One of The Primary Club’s Area Representatives, David Bentley, writes about one of the many volunteers who put the funds you provide to such good use.
We first met Tony Clark some ten years ago in Swindon at the Finals of the British Tenpin Pairs Championships. Tony had travelled in the company of two other Visually Impaired (VI) teams from Sheffield who had qualified, a journey taking many hours and involving two train journeys and numerous taxis.
The early start was a prelude to what would be a very long day’s bowling when eleven games were to be played to determine who would be crowned National Champions for that year. Together with my colleague John Spalton, I had journeyed by car to Swindon from near Sheffield in far less discomfort and time, totally unaware of the situation prevailing for the competitors (who were also carrying their rather weighty bowls too…).
John and I were privileged to attend on behalf of Primary Club, main sponsors of the competition. We could not fail to be impressed by the resolution and stoicism shown by all of the competitors, not just the Sheffield contingent.
Despite impairments which most of us would find unbearable and debilitating we were struck by the fact that none of them were self pitying – instead displaying tenacity and a steely resolve. They play the hand they were dealt without grumble or complaint.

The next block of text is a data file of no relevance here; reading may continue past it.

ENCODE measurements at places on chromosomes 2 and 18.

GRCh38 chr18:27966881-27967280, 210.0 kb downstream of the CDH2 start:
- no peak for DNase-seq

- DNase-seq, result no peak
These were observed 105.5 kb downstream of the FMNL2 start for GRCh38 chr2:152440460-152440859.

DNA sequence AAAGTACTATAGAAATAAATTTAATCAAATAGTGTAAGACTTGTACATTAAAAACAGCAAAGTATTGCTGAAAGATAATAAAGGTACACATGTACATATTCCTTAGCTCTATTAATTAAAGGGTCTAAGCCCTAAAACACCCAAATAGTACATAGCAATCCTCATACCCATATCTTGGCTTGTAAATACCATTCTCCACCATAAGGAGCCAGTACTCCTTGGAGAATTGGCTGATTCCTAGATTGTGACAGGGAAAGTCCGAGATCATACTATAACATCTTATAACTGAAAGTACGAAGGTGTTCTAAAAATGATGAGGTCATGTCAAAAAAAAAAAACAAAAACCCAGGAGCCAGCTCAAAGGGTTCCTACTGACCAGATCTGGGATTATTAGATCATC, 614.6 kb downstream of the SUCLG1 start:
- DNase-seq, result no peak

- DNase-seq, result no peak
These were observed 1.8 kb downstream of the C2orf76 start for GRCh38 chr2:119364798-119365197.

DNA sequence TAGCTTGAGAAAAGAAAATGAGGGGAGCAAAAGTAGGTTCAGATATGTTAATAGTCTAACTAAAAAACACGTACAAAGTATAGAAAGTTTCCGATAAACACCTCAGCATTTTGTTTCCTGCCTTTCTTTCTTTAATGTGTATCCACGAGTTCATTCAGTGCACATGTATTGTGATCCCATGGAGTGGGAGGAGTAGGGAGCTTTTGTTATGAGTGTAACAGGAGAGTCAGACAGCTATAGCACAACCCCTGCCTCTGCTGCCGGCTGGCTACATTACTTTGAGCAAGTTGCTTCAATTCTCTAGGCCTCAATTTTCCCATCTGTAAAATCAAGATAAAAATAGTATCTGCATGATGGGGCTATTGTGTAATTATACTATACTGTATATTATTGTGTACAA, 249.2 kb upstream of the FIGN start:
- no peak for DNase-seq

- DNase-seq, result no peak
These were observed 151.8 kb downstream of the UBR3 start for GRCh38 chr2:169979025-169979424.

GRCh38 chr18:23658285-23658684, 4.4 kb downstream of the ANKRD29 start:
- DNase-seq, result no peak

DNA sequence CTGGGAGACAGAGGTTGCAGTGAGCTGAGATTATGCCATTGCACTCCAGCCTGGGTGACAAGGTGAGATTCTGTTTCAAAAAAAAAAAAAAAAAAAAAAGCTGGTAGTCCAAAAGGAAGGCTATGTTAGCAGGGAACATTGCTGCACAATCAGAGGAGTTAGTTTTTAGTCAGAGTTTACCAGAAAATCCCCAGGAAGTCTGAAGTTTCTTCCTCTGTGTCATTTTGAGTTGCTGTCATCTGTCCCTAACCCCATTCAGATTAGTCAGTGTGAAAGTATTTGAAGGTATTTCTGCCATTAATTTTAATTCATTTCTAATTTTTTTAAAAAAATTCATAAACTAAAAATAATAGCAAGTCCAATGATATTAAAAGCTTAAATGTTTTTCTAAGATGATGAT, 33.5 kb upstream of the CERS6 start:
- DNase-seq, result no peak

Since that first meeting we have had the pleasure of seeing Tony and his fellow competitors on numerous occasions, and were delighted to learn some eighteen months ago that he was to succeed the long serving outgoing Chair of Blind Tenpin for British Blind Sport, Jo Dixson. Tony is a 48 year old family man working for Sheffield Council in the Housing Department, a position he has held there for some twenty five years. His duties as Compliance Officer are varied ensuring that council owned houses are safe and fit for occupation.
A cycle accident in his youth resulted in the loss of vision in one eye, but Tony’s official classification when competing in VI sport as B3 for level of impairment does not apply to tenpin bowling. Tenpin utilises a handicap system similar to golf and visual impairment plays no role in setting this as it is based purely on past performance. The position of Chair of Blind Tenpin is not a ceremonial one although it is an honorary one – it involves much hands-on organising and supervising the running of the various leagues, including booking venues for national competitions and most importantly securing funding to cover the costs of these events.
Whilst the Primary Club grant of £4500 goes a long way to supporting the National Pairs competition it does not go near to covering the whole expenses. Being pro-active is a watchword for Tony and he actively encourages all participants to raise both funds and awareness of VI sport. Tony is a great role model for the visually impaired – he embodies all that is to be aspired to with his energy and enthusiasm, and works tirelessly behind the scenes to ensure the silky smooth running of the whole operation throughout the year. All whilst holding down a full time job and being a full time dad and husband too. Whilst he chairs the Tenpin Division of British Blind Sport it is undoubtedly in safe hands.
In common with many of his fellow competitors spending time with Tony is an inspiring and motivating occasion, and gives us confidence that our grant aid is well deserved and well spent.
Hon Rep for Primary Club